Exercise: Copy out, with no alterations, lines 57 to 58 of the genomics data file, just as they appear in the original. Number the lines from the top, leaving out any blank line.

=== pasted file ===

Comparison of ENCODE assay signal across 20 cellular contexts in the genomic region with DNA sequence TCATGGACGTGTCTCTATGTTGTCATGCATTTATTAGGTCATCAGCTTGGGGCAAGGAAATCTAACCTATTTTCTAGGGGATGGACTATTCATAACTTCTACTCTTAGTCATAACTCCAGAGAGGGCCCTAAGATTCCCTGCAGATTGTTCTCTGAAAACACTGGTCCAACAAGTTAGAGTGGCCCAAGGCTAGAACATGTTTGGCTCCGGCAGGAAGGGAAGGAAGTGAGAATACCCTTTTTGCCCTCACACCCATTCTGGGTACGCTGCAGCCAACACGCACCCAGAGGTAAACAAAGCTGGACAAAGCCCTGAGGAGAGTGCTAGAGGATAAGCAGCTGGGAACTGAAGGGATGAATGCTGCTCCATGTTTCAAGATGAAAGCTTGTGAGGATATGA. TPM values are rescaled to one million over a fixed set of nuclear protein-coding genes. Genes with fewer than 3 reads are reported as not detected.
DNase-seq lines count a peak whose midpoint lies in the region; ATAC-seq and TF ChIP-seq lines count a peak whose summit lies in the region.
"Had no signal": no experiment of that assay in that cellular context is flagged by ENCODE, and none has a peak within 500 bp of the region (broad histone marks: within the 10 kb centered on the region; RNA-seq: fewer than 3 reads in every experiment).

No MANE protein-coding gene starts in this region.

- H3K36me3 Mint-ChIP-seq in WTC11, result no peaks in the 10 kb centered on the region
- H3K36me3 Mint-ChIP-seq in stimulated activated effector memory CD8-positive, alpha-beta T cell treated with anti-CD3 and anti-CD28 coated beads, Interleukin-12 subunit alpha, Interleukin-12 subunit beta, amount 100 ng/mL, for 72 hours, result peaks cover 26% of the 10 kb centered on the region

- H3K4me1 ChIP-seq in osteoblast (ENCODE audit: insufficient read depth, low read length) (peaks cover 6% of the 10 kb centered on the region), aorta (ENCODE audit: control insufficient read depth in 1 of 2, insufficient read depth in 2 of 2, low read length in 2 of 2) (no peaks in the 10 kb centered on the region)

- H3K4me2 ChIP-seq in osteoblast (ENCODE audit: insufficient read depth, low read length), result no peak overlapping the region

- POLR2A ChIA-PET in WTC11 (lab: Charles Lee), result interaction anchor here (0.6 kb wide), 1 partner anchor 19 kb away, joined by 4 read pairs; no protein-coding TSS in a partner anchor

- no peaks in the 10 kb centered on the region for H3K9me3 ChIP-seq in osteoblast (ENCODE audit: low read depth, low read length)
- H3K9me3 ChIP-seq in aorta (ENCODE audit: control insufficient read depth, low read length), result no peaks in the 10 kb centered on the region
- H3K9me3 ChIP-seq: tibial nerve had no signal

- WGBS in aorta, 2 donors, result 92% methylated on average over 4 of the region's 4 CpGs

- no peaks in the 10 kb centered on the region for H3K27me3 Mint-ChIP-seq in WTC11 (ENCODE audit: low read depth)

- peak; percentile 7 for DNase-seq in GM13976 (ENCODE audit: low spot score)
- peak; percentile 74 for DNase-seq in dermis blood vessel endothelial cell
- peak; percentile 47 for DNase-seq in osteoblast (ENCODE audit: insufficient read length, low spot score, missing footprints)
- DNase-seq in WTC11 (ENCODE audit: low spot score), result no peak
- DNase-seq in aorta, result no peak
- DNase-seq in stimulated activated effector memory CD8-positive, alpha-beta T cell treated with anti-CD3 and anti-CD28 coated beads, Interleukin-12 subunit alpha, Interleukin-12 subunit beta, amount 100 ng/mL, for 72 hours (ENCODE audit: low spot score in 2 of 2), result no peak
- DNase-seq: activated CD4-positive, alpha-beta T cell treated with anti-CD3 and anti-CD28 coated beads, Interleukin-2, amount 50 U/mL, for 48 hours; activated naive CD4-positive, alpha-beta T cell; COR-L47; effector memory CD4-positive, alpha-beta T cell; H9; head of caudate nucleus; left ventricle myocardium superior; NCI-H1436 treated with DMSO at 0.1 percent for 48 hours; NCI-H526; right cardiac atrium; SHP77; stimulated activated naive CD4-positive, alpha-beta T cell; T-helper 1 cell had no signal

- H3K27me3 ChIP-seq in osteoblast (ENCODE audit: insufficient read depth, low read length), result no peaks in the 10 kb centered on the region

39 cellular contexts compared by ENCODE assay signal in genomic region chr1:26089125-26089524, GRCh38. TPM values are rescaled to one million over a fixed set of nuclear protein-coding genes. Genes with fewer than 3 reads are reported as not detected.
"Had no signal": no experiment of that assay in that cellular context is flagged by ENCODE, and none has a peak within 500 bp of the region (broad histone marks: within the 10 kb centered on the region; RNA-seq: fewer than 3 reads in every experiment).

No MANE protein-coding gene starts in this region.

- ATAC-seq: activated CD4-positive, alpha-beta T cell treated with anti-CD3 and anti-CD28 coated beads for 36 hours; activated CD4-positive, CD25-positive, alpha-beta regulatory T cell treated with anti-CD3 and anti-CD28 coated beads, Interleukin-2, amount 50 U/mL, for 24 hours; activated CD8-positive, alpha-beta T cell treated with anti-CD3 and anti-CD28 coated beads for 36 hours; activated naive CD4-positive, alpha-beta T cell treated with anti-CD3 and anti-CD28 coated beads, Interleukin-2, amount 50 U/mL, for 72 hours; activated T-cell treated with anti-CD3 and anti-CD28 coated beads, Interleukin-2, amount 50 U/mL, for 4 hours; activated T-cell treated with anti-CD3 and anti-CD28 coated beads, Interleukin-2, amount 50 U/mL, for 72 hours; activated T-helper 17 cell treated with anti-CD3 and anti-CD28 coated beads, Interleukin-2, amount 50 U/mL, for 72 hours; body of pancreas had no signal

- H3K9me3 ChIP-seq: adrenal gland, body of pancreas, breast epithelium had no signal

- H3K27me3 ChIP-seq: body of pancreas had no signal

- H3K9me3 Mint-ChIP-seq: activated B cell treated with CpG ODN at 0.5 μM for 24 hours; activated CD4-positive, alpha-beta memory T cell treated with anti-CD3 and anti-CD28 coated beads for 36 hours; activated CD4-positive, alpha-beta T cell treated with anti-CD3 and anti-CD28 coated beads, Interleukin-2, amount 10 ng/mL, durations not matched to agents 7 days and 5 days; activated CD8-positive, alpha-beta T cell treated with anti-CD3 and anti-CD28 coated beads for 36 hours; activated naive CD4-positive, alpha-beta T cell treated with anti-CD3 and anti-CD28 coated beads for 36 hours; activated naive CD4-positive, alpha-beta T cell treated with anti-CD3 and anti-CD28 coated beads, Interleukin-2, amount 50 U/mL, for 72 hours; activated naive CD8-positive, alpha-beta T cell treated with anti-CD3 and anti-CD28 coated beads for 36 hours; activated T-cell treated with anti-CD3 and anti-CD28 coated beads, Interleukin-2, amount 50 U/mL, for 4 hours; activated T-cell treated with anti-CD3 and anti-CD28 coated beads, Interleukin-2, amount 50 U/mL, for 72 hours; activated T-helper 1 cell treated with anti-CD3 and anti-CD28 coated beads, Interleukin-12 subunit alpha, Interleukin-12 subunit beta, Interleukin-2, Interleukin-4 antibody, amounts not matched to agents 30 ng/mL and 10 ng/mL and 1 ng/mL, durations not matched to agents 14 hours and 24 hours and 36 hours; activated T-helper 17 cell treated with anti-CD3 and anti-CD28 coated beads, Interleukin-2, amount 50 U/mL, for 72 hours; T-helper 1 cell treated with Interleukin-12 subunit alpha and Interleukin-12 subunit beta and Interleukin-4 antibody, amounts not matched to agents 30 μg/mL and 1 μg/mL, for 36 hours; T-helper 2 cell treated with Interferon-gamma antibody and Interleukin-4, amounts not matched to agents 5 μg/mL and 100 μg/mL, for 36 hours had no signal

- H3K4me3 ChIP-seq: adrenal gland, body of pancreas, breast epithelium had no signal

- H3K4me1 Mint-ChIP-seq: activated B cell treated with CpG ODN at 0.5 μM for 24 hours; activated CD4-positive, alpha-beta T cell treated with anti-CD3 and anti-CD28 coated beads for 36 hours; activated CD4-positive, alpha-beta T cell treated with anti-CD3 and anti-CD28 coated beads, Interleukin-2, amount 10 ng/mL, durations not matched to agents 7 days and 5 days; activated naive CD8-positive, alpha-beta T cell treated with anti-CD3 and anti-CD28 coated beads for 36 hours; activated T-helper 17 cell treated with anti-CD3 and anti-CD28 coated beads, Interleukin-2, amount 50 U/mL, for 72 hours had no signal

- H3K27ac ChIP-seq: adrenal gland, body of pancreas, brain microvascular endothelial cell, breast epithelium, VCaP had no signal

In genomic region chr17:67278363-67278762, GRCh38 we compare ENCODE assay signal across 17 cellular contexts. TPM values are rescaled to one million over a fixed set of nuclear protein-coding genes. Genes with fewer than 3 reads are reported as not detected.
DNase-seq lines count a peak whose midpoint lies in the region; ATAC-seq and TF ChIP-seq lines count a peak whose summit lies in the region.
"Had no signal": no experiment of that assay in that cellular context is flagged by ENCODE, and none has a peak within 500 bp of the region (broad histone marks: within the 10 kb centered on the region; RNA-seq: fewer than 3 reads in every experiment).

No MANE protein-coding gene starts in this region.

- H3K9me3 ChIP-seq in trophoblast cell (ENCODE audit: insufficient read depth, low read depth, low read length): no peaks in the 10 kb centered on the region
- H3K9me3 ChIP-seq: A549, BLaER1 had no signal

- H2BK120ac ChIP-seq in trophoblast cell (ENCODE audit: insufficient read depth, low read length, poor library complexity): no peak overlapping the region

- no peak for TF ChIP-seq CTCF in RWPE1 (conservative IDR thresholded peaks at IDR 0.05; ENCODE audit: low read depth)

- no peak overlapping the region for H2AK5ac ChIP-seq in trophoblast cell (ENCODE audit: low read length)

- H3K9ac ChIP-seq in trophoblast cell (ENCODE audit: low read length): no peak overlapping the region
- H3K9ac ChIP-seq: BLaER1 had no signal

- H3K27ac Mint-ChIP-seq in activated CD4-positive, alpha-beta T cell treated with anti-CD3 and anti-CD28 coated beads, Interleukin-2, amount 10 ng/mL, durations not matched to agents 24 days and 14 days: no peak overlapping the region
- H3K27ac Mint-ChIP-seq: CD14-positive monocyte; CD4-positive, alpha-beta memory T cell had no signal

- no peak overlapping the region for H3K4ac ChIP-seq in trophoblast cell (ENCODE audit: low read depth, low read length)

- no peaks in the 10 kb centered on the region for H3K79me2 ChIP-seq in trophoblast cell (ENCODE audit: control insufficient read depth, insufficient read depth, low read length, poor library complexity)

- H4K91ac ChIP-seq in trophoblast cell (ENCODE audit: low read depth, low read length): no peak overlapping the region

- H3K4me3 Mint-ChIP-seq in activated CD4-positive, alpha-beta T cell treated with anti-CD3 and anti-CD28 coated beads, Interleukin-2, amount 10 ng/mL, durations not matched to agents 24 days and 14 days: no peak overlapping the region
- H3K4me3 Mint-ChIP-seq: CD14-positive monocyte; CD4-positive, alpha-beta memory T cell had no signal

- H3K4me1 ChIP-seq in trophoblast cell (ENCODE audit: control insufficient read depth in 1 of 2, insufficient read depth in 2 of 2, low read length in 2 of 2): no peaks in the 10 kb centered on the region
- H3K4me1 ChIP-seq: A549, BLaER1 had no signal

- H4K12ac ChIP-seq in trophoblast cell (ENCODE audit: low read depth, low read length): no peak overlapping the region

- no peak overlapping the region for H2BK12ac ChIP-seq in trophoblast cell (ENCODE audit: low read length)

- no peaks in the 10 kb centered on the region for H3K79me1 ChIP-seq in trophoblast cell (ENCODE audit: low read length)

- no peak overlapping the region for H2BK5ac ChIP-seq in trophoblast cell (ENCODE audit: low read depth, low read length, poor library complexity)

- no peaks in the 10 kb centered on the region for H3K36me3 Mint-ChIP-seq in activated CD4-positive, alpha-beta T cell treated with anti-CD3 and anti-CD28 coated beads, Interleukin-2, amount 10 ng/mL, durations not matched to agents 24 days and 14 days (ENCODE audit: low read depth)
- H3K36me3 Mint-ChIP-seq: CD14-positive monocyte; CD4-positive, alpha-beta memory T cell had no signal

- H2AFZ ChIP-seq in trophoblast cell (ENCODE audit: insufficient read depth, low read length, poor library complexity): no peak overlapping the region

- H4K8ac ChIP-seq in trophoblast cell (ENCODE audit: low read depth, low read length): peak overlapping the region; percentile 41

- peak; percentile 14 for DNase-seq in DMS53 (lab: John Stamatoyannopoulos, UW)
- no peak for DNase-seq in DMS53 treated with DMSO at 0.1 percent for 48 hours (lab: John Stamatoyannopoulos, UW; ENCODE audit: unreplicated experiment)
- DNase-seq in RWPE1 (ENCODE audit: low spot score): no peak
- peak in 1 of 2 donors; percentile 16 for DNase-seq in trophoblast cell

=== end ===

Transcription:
- no peaks in the 10 kb centered on the region for H3K36me3 Mint-ChIP-seq in activated CD4-positive, alpha-beta T cell treated with anti-CD3 and anti-CD28 coated beads, Interleukin-2, amount 10 ng/mL, durations not matched to agents 24 days and 14 days (ENCODE audit: low read depth)
- H3K36me3 Mint-ChIP-seq: CD14-positive monocyte; CD4-positive, alpha-beta memory T cell had no signal